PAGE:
Second the article Individual knowledge in the Internet Age

This article was fascinating.  My immediate reaction was my posts for weeks 16 and 20 and how this complimented them.  In one of the IT courses I completed we discussed the concept of knowing:

we know what we know,

we know what we don’t know,

we don’t know what we know,

we don’t know what we don’t know.

This article seemed to be relating to the above concept of knowing.  How do we know what we know? We have learned it through reading, doing, hearing, repetition etc and we understand that we can rely on that knowledge – we just know how to do it.  We know how to read, we know how to use a dictionary, we know the basic maths concepts.  Likewise, we tend to understand that we don’t know things.  I know that I couldn’t make my car go if it wasn’t going – I know that I have to ring the garage to book the car in.  My knowledge of my car is that if I put petrol in and turn the key it should go.  If it doesn’t go, I know the signs of a flat battery but that is it.  If the mechanic asks me questions about what is wrong with the car, I can’t actually tell him much at all.  As far as telling cars apart, they have different colours and that is about it!!  I really don’t know anything about cars but that is okay.  I know what to do to find out about them (ring the garage!!).  These two are the easiest concepts for me to understand.  Fortunately we actually know about things we didn’t think we knew anything about.  For example, if the mechanic asked me to add more oil, I could probably figure out how to do that but it isn’t intuitive like putting petrol in.  If someone asked me why the computer isn’t working, I would check things and see what options are available and see how I got on.  In this situation, I don’t actually know what I know but somewhere I have learned stuff without actually realising it.  This is bonus knowledge – I didn’t know I had it.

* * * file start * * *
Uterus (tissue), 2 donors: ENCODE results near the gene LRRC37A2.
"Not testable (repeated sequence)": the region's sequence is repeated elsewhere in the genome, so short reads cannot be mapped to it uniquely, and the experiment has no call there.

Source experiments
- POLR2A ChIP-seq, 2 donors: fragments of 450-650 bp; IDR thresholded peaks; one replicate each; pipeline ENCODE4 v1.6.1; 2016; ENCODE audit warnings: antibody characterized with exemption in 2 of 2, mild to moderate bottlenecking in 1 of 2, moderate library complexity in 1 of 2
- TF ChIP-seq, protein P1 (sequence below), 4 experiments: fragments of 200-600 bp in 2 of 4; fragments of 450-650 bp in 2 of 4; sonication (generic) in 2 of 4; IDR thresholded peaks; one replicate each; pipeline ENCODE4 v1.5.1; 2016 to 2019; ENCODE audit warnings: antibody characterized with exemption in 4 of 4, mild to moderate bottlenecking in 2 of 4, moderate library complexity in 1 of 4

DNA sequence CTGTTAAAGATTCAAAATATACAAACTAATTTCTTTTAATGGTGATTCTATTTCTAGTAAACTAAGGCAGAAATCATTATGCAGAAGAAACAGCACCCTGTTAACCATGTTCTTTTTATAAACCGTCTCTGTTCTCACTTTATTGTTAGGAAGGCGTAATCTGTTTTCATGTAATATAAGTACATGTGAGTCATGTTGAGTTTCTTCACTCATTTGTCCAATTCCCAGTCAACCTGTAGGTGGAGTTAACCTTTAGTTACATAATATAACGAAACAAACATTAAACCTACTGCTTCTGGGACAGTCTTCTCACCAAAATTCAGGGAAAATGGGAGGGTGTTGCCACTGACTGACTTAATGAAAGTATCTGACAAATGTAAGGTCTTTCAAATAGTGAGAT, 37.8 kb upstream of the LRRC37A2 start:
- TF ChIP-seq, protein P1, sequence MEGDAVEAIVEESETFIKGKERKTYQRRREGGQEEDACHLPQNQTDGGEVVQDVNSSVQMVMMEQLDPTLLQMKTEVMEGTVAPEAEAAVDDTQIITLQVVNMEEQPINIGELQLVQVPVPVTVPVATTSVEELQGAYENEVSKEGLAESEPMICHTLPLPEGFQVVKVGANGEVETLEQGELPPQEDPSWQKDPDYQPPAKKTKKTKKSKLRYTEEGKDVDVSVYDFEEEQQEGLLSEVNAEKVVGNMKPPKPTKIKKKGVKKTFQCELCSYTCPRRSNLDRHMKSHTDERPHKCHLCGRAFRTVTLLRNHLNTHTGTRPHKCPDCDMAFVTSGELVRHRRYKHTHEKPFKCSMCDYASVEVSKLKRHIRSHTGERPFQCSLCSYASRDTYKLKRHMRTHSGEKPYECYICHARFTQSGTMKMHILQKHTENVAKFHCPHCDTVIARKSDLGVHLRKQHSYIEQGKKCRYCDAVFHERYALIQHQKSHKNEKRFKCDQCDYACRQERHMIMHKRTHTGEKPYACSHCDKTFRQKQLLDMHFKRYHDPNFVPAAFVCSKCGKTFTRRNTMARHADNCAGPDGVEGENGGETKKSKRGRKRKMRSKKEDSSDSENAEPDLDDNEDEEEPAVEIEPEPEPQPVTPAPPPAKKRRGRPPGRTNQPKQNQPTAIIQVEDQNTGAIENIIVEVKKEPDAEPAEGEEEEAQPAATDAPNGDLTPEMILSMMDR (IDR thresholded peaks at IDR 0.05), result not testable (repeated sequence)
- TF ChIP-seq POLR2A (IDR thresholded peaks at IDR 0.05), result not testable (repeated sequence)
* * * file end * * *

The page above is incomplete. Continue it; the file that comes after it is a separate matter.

The most difficult situation is what we don’t know we don’t know.  We may assume we could solve the problem at the time but we have no idea how we would do that.  This is where the idea of being able to Google an answer is useful – but only if we have access to a working computer successfully connected to the Internet, but only if we know what key words to use and how to filter the information which comes screaming down to us, and even realising that we don’t know something.  Here is a question: If the power goes off at your house, do you know how to check to see if it is caused by a blown fuse, and if so how to fix it without resorting to the Internet (after all you have no power).  It is often out of emergency situations people find out what they don’t know.

How does this all relate to the article above?  My question is, what happens when no one ‘knows’ anything because we can always Google it?  If we don’t know about it, how can we search for it and having searched for it, how do we know we have found it?

I think we are heading into a dangerous area if we stop learning things to know what they are because we can always find it out later.  How far do we take this.  O well, I suppose it doesn’t matter if I can’t read or write because I can always use audio to find things.  We should  always be able to go back to the source of the information or else we will be relying on the summaries and decisions others before us make and who knows what caused them to make the decisions and summaries they did.  I think the way Wikipedia sums up how to use it for research applies to all research on the Internet:

You should not use Wikipedia by itself for primary research (unless you are writing a paper about Wikipedia).

And to be able to research using the Internet means we have to know how to do lots of things first, not just that we can do them.


2 Responses

  1. I like the Foundation analogy, and the wikipedia link you provide is really useful–I hadn’t seen that before. One of our faculty members here is really big on teaching information literacy, and that link really ties in to many of her concerns, so I’ll be sure to pass it along. Thanks.